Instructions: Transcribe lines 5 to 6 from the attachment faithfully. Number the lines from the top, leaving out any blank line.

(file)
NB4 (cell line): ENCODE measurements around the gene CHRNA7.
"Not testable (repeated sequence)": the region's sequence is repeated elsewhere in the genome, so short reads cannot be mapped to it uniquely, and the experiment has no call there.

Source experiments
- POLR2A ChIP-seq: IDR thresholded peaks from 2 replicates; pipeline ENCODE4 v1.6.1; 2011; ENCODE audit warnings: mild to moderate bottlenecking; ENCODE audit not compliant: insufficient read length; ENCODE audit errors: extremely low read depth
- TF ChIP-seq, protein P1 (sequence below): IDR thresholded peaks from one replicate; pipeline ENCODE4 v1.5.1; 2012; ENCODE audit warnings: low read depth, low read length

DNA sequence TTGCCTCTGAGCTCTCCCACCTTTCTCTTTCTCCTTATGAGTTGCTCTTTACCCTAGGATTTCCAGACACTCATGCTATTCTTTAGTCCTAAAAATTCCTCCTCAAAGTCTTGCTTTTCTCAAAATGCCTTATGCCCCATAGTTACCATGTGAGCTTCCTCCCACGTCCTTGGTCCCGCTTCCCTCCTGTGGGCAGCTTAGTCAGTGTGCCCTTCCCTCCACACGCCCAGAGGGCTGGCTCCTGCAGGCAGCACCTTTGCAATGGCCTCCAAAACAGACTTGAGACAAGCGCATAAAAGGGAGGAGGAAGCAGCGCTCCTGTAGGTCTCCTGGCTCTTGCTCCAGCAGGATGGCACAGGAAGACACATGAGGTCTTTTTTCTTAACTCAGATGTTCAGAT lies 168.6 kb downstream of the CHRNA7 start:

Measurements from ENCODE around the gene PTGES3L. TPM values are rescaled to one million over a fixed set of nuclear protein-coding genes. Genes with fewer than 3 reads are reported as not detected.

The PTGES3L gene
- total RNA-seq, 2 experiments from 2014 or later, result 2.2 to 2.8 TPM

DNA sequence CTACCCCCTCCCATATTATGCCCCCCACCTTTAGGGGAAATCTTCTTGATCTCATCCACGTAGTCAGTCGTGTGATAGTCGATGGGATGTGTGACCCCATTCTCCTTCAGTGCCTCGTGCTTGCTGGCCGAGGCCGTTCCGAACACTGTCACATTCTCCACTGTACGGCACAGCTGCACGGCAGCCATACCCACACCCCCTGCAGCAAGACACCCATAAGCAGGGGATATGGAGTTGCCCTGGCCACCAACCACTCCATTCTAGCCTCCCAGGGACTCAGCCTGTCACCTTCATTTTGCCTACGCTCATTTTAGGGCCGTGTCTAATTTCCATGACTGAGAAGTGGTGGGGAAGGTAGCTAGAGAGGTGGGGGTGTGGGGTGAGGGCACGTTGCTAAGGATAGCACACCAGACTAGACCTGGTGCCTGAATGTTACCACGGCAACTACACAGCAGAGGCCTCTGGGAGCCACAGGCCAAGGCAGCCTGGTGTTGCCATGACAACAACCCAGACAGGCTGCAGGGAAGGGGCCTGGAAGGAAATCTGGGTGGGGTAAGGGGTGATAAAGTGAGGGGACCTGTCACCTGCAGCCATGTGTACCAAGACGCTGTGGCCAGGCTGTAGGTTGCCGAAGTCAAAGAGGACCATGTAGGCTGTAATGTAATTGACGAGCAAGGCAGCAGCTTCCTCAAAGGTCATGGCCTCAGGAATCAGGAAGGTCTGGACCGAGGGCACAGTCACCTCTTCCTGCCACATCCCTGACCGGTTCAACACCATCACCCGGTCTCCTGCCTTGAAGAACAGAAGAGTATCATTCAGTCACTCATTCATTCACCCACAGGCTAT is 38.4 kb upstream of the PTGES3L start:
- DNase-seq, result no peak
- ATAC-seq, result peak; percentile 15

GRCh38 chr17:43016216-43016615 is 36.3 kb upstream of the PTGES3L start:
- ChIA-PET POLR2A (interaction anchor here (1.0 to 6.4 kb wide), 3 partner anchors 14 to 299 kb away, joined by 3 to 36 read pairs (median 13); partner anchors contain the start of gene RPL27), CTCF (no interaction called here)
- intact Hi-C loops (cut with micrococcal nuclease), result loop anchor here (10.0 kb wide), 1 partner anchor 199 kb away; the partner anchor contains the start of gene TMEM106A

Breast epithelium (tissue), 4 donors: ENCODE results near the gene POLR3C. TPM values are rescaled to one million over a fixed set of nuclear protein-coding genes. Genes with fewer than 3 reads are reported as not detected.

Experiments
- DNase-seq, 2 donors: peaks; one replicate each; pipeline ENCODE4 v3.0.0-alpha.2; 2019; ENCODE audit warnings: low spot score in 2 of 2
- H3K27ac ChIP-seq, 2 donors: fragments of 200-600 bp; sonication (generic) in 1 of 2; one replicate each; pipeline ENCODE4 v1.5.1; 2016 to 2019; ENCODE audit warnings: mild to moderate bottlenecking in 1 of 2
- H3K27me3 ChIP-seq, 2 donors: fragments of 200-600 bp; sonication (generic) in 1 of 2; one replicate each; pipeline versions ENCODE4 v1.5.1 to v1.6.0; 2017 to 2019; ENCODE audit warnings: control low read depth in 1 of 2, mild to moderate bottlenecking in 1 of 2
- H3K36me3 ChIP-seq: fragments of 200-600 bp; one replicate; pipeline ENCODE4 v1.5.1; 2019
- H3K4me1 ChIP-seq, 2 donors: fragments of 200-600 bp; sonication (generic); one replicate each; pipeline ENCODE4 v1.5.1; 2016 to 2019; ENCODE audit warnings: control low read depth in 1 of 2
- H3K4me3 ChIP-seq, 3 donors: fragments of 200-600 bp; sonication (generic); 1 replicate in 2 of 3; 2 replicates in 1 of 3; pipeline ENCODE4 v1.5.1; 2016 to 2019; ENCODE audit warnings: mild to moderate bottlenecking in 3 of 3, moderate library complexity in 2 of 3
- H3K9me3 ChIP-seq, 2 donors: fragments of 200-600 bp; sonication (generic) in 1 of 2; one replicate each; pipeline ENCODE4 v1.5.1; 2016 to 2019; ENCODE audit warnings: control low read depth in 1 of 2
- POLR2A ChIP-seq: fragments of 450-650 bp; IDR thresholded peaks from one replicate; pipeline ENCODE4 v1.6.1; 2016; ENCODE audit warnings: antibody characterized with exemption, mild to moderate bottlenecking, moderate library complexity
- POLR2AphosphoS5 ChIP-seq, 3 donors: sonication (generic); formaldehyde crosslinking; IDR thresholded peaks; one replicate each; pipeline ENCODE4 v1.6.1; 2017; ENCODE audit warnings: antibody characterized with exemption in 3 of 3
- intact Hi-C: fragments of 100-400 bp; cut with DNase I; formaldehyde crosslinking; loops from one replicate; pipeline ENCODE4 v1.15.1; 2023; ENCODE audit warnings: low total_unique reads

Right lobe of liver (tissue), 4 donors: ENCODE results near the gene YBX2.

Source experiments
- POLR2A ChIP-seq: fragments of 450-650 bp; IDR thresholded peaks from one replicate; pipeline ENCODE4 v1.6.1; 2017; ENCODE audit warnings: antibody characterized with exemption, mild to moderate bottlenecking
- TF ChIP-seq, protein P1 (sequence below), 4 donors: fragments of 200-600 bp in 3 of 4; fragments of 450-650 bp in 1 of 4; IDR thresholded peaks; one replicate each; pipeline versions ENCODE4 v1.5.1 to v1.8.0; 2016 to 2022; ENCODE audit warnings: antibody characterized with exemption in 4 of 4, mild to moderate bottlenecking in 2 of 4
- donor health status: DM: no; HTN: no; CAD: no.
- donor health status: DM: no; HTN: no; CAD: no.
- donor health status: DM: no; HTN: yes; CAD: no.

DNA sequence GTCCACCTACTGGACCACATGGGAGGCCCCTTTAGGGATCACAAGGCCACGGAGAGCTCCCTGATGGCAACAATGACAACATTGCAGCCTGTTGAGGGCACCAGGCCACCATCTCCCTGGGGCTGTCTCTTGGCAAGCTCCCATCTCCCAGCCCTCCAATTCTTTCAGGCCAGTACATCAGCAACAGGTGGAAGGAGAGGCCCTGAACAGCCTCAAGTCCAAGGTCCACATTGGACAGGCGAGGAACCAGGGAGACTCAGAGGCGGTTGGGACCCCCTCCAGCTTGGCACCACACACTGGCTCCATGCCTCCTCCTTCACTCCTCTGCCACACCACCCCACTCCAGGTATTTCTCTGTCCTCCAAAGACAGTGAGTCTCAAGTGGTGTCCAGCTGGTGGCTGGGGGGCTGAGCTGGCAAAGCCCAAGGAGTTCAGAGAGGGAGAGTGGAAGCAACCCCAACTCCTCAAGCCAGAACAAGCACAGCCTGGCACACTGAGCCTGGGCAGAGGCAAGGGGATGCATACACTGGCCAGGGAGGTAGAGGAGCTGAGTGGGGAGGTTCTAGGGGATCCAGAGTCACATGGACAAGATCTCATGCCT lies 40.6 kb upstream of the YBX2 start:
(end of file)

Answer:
- TF ChIP-seq, protein P1 (sequence below): IDR thresholded peaks from one replicate; pipeline ENCODE4 v1.5.1; 2012; ENCODE audit warnings: low read depth, low read length

DNA sequence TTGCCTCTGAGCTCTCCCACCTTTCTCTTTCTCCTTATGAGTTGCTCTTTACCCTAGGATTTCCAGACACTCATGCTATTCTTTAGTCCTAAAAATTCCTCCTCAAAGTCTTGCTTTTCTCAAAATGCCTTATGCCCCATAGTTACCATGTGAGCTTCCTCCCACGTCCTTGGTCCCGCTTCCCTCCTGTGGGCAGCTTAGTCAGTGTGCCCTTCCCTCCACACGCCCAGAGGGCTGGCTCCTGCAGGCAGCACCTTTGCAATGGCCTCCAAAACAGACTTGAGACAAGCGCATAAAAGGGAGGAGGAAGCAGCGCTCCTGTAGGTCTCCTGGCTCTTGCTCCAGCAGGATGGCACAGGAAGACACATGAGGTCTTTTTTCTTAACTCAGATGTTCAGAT lies 168.6 kb downstream of the CHRNA7 start: